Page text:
Meeting Peyton


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This is the story about the time I met Peyton Manning. Technically Finn met him too but he was too young to remember it.

In the summer of 2003 I was a new mom — Finn was a month old. We were moving back to Alabama the following week, but the one big thing that had to be wrapped up before we could go was John’s Master’s thesis. It was written, but the review process involved multiple professors and we had less than a week to do it.

So for several days I made the two-hour trek from our home in Bloomington to Terre Haute, to the Rose-Hulman Institute of Technology, from where John was receiving his Master’s and where the Indianapolis Colts hold their annual training camp. My job consisted of taking the thesis to the appropriate person and then waiting for them to read it.

It was summer, so the campus was devoid of regular student traffic. One of these days I strolled (literally, pushing Finn in the big Graco stroller) into the student union, which in the dead of summer resembled a ghost town. We camped out in the lobby, hanging out on a nice little couch where I could sit and read while Finn napped.

We hung out there for several hours, totally unnoticed. For hours not a single person walked by.

Then I heard a commotion. People were coming. I kept reading, not even looking up. The two characters walked by to an elevator that was apparently behind me. They weren’t talking as they passed by but struck up a conversation while waiting for the elevator.

That’s when I recognized one of the voices. I’d heard it before. On TV. I strained my ear to hear, not daring to turn around. Where did I know that voice. Oh, wait, yeah, that sounds like Colts then-coach Tony Dungy. Tony Dungy? Yeah, right, I’m crazy. What would he be doing here. Must have been somebody else.

Note: Let me say, that at this point, I was not aware that the Colts training camp was at Rose-Human. And if I was, I was already suffering from mommy brain, which causes you to forget everything you ever knew and everything you ever will know, and I didn’t remember.

So, the allotted amount of time passes and I start to pack up our things to go retrieve John’s paper from this last reviewer. I start to head out the main door of the student union and encounter double doors — the kind like at malls where you have to go through one set of doors, a foyer, then another set. Being a new mom and all, and thus new at this stroller thing, I wasn’t very good at it. I’ve since become an expert, mastering the art of opening and holding doors while pushing a stroller or cart — nowadays I only take help to be polite to the person who is trying to help someone they deem to be struggling. In reality, I’ve got it down pat. But this day was probably my first time to attack double doors with a stroller.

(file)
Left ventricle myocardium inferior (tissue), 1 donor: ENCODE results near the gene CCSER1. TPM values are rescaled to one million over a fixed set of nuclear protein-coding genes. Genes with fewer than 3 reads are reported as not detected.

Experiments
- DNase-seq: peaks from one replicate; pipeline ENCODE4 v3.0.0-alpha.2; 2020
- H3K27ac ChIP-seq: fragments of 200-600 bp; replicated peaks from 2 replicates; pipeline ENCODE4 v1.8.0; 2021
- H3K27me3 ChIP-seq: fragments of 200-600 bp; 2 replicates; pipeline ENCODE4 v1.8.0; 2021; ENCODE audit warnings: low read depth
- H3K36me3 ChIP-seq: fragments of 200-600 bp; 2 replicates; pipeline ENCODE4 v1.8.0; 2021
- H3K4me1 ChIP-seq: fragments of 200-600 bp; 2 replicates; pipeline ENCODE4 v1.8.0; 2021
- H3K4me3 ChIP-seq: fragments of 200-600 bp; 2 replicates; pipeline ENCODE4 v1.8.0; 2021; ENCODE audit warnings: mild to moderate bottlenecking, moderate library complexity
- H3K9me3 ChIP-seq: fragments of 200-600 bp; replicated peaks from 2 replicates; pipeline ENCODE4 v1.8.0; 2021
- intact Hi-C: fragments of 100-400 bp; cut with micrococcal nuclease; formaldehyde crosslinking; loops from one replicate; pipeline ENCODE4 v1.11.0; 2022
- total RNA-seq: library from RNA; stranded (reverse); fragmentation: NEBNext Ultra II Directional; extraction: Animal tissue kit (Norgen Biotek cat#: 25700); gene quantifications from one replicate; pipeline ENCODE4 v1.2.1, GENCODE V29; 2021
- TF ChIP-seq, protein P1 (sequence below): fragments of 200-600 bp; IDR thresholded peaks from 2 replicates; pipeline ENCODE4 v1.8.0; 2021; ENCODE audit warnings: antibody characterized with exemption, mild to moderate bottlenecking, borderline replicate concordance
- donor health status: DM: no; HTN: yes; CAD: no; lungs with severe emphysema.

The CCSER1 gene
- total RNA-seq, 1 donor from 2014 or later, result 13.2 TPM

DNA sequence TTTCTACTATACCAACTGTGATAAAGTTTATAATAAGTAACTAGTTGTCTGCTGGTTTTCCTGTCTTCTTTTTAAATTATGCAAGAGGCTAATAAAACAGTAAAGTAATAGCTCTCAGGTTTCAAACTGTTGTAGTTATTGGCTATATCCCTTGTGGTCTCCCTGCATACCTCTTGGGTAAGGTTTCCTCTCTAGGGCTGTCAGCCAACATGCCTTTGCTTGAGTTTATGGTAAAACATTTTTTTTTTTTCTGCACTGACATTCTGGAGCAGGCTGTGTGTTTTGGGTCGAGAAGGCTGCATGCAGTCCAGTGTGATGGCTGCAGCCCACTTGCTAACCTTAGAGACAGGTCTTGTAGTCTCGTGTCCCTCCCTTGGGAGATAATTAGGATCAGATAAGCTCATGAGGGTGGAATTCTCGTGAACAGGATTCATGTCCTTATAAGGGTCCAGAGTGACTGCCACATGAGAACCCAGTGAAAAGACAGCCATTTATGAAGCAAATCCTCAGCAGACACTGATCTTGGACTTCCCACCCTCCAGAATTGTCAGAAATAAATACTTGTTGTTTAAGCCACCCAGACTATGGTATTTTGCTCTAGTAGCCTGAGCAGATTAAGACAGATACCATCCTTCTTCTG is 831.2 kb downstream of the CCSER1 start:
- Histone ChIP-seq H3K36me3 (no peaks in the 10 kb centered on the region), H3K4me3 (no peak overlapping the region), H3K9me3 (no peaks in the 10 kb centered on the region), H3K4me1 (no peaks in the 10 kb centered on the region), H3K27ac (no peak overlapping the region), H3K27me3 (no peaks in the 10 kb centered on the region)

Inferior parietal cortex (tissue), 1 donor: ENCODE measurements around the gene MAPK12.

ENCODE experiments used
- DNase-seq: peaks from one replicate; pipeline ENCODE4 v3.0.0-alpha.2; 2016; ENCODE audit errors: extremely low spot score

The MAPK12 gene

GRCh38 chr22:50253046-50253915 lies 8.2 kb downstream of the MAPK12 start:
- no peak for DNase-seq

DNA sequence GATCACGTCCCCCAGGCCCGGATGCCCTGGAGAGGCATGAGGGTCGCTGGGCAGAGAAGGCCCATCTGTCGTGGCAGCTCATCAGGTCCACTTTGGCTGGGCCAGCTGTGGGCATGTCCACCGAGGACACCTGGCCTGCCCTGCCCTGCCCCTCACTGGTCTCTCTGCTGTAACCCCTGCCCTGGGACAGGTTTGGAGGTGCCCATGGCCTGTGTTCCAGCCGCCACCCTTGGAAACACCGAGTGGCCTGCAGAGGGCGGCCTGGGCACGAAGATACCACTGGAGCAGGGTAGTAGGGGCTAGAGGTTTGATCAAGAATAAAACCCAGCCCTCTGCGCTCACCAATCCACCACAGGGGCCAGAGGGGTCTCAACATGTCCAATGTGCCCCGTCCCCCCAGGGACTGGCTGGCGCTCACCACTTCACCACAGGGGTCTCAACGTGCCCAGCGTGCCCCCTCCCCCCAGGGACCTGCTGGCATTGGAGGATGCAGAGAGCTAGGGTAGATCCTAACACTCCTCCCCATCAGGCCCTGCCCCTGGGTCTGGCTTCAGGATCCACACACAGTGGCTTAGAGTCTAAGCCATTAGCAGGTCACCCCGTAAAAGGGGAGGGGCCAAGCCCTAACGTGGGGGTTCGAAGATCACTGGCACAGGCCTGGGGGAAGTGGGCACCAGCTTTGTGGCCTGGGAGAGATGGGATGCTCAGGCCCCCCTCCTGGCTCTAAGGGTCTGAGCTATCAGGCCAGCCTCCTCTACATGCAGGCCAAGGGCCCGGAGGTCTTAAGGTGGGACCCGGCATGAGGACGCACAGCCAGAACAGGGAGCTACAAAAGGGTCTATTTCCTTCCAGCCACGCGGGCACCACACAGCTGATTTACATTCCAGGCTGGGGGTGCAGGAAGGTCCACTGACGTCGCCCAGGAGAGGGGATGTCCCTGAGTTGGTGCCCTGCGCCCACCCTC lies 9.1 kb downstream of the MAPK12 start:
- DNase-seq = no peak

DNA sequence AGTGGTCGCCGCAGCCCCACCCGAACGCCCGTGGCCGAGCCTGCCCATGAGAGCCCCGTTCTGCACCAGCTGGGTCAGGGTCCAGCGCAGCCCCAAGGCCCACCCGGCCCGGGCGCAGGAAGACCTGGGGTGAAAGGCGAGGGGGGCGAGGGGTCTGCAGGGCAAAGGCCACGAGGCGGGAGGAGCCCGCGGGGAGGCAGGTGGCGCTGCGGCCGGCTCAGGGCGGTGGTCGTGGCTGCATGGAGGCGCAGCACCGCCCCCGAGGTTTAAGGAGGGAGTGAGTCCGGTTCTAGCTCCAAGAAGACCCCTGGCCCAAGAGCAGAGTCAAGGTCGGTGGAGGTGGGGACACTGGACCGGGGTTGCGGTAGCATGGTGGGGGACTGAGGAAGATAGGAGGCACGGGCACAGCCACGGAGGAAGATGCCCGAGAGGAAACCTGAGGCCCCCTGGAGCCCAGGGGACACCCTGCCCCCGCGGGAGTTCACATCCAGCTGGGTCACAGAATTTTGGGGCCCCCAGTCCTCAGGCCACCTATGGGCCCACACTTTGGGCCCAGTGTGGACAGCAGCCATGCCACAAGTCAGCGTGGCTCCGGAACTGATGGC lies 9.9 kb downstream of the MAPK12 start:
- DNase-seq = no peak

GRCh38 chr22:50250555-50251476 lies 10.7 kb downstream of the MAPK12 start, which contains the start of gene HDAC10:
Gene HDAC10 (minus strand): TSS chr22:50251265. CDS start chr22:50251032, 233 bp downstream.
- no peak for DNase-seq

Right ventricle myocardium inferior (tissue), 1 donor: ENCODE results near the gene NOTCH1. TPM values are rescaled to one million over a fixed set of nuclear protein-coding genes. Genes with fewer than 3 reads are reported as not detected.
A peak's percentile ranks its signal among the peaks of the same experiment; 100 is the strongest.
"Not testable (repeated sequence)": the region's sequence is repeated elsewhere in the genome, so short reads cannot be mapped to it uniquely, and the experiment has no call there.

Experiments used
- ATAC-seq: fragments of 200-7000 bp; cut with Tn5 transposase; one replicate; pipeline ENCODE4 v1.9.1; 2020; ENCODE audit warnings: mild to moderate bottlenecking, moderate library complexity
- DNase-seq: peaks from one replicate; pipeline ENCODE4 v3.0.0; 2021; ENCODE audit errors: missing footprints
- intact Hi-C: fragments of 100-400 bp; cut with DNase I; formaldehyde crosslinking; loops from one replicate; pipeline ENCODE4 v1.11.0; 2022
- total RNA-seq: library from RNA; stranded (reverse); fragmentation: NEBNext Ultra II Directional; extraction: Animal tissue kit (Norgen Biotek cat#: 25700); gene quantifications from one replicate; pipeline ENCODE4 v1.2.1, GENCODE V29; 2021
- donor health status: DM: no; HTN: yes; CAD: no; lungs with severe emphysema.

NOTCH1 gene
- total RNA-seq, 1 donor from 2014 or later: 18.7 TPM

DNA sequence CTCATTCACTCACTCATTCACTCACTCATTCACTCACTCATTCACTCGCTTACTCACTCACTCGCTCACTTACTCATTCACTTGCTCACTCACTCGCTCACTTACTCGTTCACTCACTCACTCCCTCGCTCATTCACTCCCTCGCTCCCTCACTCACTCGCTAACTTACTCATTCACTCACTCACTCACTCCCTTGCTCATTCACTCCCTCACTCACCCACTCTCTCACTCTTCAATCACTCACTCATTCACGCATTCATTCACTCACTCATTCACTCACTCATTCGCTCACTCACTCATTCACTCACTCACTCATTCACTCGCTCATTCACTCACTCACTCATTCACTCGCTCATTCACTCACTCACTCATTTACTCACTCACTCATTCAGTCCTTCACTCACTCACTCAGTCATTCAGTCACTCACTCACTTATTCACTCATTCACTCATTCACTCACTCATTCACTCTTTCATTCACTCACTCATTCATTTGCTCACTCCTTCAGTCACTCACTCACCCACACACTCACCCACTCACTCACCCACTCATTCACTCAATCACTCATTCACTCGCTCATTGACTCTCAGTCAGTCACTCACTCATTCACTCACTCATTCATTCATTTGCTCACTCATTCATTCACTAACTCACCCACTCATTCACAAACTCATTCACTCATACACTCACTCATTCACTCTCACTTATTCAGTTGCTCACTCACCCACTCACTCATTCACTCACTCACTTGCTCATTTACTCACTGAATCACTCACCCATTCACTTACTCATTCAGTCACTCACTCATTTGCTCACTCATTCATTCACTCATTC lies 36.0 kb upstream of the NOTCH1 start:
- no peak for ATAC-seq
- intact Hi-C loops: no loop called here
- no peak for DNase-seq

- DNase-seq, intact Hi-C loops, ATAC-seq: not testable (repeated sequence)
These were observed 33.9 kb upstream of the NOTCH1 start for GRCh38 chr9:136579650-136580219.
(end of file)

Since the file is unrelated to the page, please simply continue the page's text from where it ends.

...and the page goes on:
So here we go, I push open door 1, push the stroller over the first bumpy threshold, then cross into the foyer myself. Whew. We made it into the foyer, only one more door to go. I start to do this all over again when the stroller wheels goes awry. In my attempt to recover the stroller the door starts to close back and yeah, I’m struggling. But in true strong southern woman pride, with God as my witness I’m going to make it through this door, when, lo and behold, someone catches the door and holds it open for me. I’m so grateful I don’t even look up. I wrangle the stroller back on course and through the door and say thank you as I walk through the open door. The person says you’re welcome.

Now I don’t know if I’d ever heard Peyton Manning say the words “you’re welcome” in any of his ESPN interviews, but on this day, that’s all it took for me to know who was standing there. I stopped. I looked over my shoulder and I looked up, and sure enough, it was him. I had to say something right? I mean, this was Peyton Manning. So I said, “Are you Peyton Manning?” you know, just in case I was wrong. In a voice that sounded like Cush on Jerry Maguire he said he was. I proceeded to tell him what a big fan my husband was, that he had watched him in his college days at Tennessee and that now we were big Colts fans. He said thank you and mumbled something else about appreciating the support of the fans, I think. I didn’t catch it because at this point I was star-struck and I was kicking myself for saying the same things that probably everyone who’s ever met him says.

And then he was gone. He walked through the doors from where I had just come and was gone. I kick myself for not having anything on which to get an autograph — the only thing I had was diapers (clean ones even!), but no pen or marker. And really, asking the great Peyton Manning to sign a diaper? How humiliating. But can you imagine having a Peyton-autographed diaper? If I did I bet I’d be the only one in the world to have one.

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